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Job shopping after vocational training? An empirical analysis of the transition from apprenticeship training to work

  • Franz, Wolfgang
  • Zimmermann, Volker

This econometric study deals with the question as to what extent apprentices after successfully completing their training stay with the firm where they have received their training and, if so, how long that job tenure holds. Determinants of both decisions can be seen from both the employer`s and the employee`s viewpoint. The firm is interested to employ this apprentices in order to collect the returns from its investment in their training which frequently is associated with net costs. On the other hand, the firm dismisses apprentices if training is viewed by the firm as a screening device or if apprentices are engaged in work for which, in terms of wages, they are too expensive afterwards. The young trained worker bases his or her decision to stay or to leave on considerations such as experimenting with several jobs ("job shopping"). The realization of such an experimenting may depend on the situation on the labour market. The empirical part uses individual employee data covering the time period 1980 to 1991 in West Germany and is based on a hazard rate model.

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Paper provided by ZEW - Zentrum für Europäische Wirtschaftsforschung / Center for European Economic Research in its series ZEW Discussion Papers with number 01-64.

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Date of creation: 2001
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Handle: RePEc:zbw:zewdip:5420
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  1. Narendranathan, W & Stewart, Mark B, 1993. "How Does the Benefit Effect Vary as Unemployment Spells Lengthen?," Journal of Applied Econometrics, John Wiley & Sons, Ltd., vol. 8(4), pages 361-81, Oct.-Dec..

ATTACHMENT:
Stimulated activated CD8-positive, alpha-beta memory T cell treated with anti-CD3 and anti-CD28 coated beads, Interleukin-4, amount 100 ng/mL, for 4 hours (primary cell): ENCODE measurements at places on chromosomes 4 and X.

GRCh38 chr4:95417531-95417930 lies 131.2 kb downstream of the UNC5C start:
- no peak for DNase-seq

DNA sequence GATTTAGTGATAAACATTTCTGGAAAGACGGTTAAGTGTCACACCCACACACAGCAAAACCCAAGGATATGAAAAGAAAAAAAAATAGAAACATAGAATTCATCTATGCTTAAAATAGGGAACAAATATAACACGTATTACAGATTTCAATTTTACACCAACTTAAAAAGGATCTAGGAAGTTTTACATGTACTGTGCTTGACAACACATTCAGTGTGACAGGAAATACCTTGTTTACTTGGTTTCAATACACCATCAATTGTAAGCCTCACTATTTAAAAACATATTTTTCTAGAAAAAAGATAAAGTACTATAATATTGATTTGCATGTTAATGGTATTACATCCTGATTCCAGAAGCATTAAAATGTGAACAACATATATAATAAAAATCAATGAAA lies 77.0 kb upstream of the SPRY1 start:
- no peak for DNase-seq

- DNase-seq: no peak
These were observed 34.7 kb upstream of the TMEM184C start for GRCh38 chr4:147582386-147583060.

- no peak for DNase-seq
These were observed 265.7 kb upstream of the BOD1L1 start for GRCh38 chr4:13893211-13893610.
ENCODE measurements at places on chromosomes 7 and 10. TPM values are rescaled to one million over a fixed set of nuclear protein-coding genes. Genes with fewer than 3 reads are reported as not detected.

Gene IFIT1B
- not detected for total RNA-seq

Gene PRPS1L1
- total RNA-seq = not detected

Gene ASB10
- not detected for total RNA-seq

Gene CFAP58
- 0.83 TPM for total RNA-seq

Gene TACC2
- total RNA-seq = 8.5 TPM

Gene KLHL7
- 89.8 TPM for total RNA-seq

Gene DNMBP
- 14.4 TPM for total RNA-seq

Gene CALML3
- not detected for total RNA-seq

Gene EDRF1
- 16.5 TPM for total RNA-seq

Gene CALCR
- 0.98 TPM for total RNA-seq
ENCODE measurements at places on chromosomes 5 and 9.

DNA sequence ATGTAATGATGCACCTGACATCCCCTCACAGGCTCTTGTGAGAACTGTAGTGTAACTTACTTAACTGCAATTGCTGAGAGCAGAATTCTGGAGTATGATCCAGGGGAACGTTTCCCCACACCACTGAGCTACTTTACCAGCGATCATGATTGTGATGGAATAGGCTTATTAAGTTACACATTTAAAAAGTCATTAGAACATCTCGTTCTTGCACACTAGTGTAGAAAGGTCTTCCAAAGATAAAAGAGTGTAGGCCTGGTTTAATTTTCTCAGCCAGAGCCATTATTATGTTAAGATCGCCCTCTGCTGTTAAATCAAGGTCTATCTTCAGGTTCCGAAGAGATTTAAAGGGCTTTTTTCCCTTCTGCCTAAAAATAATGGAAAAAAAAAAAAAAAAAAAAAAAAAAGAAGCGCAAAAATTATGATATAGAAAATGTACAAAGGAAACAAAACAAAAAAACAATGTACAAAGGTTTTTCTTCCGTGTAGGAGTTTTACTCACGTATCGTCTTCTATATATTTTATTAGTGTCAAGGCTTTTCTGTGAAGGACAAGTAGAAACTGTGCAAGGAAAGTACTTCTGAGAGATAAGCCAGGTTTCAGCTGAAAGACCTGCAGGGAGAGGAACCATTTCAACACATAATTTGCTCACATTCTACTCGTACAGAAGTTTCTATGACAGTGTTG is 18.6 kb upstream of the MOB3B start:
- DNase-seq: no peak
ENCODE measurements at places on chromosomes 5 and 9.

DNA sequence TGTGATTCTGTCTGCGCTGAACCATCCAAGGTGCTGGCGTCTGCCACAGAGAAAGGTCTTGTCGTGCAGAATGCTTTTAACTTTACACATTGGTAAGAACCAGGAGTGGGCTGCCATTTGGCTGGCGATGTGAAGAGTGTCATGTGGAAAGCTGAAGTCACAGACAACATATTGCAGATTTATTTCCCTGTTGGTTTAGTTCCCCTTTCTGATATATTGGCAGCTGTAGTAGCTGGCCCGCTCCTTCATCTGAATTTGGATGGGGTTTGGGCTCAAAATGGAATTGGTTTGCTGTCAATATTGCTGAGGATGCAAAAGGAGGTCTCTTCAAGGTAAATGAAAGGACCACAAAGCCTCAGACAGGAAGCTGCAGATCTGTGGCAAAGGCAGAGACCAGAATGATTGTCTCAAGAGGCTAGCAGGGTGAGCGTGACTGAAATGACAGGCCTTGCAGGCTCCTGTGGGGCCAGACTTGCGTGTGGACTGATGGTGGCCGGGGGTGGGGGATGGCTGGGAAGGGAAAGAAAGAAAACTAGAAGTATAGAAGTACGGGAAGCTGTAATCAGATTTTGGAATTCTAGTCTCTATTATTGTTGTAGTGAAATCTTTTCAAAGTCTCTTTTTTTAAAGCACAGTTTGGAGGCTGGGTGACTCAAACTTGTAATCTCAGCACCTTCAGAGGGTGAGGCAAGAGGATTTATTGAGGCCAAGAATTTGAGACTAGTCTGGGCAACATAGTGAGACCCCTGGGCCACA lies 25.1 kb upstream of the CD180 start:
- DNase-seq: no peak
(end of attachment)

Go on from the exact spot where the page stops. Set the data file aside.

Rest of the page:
2. Harhoff, Dietmar & Kane, Thomas J, 1996. "Is the German Apprenticeship System a Panacea for the US Labour Market?," CEPR Discussion Papers 1311, C.E.P.R. Discussion Papers.
  3. Franz, Wolfgang & Inkmann, Joachim & Pohlmeier, Winfried & Zimmermann, Volker, 1997. "Young and out in Germany: On the youths' chances of labor market entrance in Germany," Discussion Papers 40, University of Konstanz, Center for International Labor Economics (CILE).
  4. Heckman, James & Singer, Burton, 1984. "A Method for Minimizing the Impact of Distributional Assumptions in Econometric Models for Duration Data," Econometrica, Econometric Society, vol. 52(2), pages 271-320, March.
  5. David G. Blanchflower & Richard B. Freeman, 2000. "Youth Employment and Joblessness in Advanced Countries," NBER Books, National Bureau of Economic Research, Inc, number blan00-1, June.
  6. Paul Ryan, 2001. "The School-to-Work Transition: A Cross-National Perspective," Journal of Economic Literature, American Economic Association, vol. 39(1), pages 34-92, March.
  7. Steiner, Viktor, 1997. "Extended benefit entitlement periods and the duration of unemployment in West Germany," ZEW Discussion Papers 97-14, ZEW - Zentrum für Europäische Wirtschaftsforschung / Center for European Economic Research.
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